Review of ‘Tansley Remembered’, by Keith Taylor

This review is by Julie Bunting, and was published originally in The Peak Advertiser, the Peak District's local free newspaper, on 12th September 2005, and is reproduced with Julie's kind permission.


by Keith Taylor
Published by Ashridge Press/Country Books
ISBN 1-901214-43-5 (2005)

Author Keith Taylor has somehow found the time and enthusiasm for another fascinating book in the same vein as his earlier titles. This time he tells of a way of life and the events which shaped Tansley throughout the past century.

Chapters on wartime are sandwiched between tales of this hard-working parish at peace, its people earning a living in quarries and textile mills, on farms and nurseries.

Keith individually honours each of the uniformed men and women of Tansley who lost their lives in the two world wars. During the first war, local mills produced khaki tape and webbing for the British army, as well as recycling thousands of foul and maggoty horse blankets returned from the carnage of the battle front.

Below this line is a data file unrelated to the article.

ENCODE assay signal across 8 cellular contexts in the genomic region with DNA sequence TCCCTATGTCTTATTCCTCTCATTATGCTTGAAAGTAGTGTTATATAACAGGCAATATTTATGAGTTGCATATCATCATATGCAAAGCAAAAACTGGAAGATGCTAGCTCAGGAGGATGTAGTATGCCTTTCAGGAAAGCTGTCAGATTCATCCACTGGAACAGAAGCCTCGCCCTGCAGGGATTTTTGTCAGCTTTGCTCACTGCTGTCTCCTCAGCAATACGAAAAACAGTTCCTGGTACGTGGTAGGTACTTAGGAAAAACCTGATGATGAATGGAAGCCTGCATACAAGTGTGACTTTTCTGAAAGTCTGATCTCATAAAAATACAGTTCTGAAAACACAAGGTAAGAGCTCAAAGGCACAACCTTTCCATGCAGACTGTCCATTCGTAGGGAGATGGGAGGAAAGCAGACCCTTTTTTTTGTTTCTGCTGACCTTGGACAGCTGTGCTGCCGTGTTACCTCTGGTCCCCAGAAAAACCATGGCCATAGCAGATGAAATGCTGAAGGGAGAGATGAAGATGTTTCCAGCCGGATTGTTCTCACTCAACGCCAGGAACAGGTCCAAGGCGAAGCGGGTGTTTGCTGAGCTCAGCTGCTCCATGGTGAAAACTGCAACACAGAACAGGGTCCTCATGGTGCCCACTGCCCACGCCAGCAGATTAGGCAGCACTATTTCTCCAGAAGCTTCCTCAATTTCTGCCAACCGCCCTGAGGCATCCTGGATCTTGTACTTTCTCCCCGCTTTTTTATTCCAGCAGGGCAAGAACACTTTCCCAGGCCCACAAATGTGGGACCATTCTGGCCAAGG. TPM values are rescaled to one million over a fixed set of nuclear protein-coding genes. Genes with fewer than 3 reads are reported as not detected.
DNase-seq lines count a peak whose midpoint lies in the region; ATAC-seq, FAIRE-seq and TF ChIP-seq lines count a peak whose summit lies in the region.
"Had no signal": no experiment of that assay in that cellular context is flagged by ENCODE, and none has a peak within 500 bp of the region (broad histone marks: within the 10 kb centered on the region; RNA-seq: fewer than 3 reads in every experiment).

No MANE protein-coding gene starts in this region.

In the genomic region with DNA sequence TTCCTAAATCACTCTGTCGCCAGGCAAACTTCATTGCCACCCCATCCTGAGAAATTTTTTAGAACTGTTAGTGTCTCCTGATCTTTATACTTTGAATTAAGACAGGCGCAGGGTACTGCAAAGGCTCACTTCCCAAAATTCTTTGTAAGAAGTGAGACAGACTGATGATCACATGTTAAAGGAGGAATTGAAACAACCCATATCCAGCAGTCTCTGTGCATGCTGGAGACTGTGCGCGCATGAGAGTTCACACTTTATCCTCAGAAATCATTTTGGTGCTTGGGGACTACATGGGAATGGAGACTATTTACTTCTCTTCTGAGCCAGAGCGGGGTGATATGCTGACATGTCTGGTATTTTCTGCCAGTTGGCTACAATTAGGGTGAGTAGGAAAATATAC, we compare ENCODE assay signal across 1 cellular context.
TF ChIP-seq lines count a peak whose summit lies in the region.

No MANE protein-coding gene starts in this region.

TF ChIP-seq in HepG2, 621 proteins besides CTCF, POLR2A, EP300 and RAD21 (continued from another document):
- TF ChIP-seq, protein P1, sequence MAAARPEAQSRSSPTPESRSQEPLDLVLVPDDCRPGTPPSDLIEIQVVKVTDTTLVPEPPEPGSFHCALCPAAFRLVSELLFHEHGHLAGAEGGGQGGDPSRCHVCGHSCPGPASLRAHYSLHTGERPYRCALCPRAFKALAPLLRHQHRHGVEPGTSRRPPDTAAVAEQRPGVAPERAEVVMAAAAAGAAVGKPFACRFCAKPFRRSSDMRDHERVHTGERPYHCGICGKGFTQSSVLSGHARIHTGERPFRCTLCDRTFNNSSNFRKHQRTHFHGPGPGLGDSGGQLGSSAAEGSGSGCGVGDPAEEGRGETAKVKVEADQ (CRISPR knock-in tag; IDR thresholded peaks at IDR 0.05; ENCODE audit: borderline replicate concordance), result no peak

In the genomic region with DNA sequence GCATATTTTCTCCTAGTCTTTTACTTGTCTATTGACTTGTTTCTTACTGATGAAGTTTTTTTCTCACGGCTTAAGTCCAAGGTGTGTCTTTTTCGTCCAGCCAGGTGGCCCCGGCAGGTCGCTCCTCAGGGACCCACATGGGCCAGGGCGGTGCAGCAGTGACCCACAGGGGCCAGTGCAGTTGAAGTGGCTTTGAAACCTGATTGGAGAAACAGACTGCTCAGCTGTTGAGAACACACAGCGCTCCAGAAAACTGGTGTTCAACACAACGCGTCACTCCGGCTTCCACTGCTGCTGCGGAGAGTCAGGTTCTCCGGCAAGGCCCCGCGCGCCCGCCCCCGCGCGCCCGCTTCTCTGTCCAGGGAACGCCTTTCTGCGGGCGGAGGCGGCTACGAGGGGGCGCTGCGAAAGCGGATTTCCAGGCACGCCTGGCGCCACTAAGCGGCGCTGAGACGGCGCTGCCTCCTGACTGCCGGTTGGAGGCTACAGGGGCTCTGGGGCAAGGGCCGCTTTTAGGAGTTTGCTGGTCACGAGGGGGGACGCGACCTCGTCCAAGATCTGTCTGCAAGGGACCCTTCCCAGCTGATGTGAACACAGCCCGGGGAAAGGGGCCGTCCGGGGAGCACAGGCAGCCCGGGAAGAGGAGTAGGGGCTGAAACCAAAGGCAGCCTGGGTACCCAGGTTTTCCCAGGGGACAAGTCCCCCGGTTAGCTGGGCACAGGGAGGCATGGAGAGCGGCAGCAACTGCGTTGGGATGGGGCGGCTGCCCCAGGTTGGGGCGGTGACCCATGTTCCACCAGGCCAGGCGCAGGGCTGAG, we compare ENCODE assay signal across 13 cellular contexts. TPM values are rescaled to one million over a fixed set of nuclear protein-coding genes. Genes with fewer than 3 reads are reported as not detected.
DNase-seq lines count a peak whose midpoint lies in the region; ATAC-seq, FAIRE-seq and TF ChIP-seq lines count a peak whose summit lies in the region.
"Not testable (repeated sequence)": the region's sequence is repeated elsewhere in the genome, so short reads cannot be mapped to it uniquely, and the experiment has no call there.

Lighter anecdotes recall a Spam Gang, Pig Clubs and Tansley lads being stoned out of Youlgrave because they had 'dared to win' a football match. That same village provides a pub yarn about a man fighting a live rat - using only his teeth.

An early 20th-century school log book shows attendances diminished by illnesses and other priorities: scarlet fever, measles, ringworm, haymaking, bilberry picking, a ploughing match and even a wedding.

More recent memories include earth closets, with untreated raw sewage collected by the night soil men and spread in some surprising places. Some Tansley families relied on the nearest brook for washdays and bathdays, water being one thing the village has in abundance. Hence its mills, bleachworks, laundry, hydro, and dams variously used for swimming, skating and ice hockey.

By combining personal recollections with sources such as military history and war diaries, Keith Taylor has produced a valuable record relevant to a wide variety of interests, not least family history.

With over 400 pages and generously illustrated with almost as many photographs, signed copies were available at the book launch in Tansley Village Hall on Saturday 8 October 2005.

Review by Julie Bunting

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